Chronic Pain- What is it?

Chronic pain is usually defined as pain that lasts longer than 3 months, or that lasts past the expected time for healing. Chronic pain occurs for many reasons. Sometimes the pain is because of an underlying condition that does not heal, like arthritis pain that is caused by inflammation repeatedly. This pain serves the function of letting us know something is damaged, even if the damage cannot be entirely repaired. However, chronic pain can also be due to nerve damage that lasts after an initial injury has healed. This type of pain, over time, can alter pain responses in the body and result in increased pain even without stimulus. This pain does not serve a functional purpose, and can be frustrating and difficult to treat. Chronic pain is a description of experience, not a diagnosis. The different causes of pain require different treatments and management systems. An accurate diagnosis can help clarify treatment options that are specific to the causes of an individual’s chronic pain. It is also important to realize that living with chronic pain often causes mental health struggles in addition to physical pain. Depression is common, and treatment for mental and physical health are important.

To learn more about individual chronic pain management, and how phone apps can help, The Critical Path Learning Center is hosting a workshop on Jan 30 2-4pm. You can register here: http://bit.ly/39SGoHh or by calling 267-428-7352.

Infographic titled What is chronic pain?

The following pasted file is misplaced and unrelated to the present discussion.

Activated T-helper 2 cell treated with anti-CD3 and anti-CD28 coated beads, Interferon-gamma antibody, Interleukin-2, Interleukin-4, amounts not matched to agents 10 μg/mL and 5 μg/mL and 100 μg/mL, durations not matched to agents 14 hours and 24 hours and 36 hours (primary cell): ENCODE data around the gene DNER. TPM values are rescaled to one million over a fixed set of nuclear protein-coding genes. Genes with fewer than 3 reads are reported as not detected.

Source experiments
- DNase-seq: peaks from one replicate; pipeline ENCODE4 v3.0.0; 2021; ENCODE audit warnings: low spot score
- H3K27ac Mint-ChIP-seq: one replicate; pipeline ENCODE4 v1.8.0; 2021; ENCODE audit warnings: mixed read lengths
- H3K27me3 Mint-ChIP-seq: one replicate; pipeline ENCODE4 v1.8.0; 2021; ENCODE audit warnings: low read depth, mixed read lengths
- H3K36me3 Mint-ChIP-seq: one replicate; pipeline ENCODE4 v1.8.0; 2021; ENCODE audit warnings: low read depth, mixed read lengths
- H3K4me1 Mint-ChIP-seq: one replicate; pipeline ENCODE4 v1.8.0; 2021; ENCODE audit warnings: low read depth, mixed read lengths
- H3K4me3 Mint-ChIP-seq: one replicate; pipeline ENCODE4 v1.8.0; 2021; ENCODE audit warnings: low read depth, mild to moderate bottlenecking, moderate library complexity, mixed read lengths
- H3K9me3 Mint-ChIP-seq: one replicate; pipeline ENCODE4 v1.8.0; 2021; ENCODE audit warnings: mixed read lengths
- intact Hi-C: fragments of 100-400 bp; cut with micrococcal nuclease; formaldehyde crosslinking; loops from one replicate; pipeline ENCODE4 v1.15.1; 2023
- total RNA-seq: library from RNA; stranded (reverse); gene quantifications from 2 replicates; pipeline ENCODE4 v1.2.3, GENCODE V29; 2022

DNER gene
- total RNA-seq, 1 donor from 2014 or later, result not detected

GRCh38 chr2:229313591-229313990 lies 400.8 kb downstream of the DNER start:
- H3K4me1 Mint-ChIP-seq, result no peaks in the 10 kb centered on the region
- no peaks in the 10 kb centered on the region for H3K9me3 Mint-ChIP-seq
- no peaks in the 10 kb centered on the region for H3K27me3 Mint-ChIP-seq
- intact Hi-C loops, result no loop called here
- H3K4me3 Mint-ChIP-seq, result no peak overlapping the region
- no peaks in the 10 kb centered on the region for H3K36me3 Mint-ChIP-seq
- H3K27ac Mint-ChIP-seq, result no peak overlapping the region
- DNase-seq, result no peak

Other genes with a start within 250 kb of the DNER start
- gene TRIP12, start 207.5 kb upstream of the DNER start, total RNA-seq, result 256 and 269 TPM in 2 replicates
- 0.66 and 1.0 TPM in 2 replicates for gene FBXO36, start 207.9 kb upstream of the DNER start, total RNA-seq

Chronic, persistent or long-term pain is pain that continues for longer than 3 months. It is usually defined as pain that persists beyond the normal time that tissues take to heal following an injury.

Chronic pain is a significant global health burden.

Across the globe low back pain causes more disability than any other condition.

Main causes and conditions of chronic pain: low back pain, cervical and thoracic pain, rheumatoid arthritis, osteoarthritis, shoulder pain, headache disorders, cancer, fibromyalgia.

New section titled Facts about pain

Acute pain alarms us about potential tissue damage and typically comes on suddenly as a result of a specific incident such as surgery, childbirth, a fracture, or trauma.

Chronic pain serves no biologic purpose as it is not related to the threat of tissue damage. Chronic pain can be considered a disease state and can persist for months or years.

Pain persists in response to being overly sensitive to a perceived threat of harm to your body, despite the absence of tissue damage

New section titled How Physical Therapy Helps

Physical therapy helps people with chronic pain develop the skills they need to manage and take control of their condition, increase their activity and improve their quality of life. 

New section titled Benefits of exercise for chronic pain

Flexibility: maintain flexibility and movement

Cardiovascular: important for cardiovascular health

Strength: helps to build and keep muscle tone

Mood: improves mood and general wellbeing

Exercise therapy is included in all guidelines for the treatment of chronic pain- ask your physical therapist, the exercise expert

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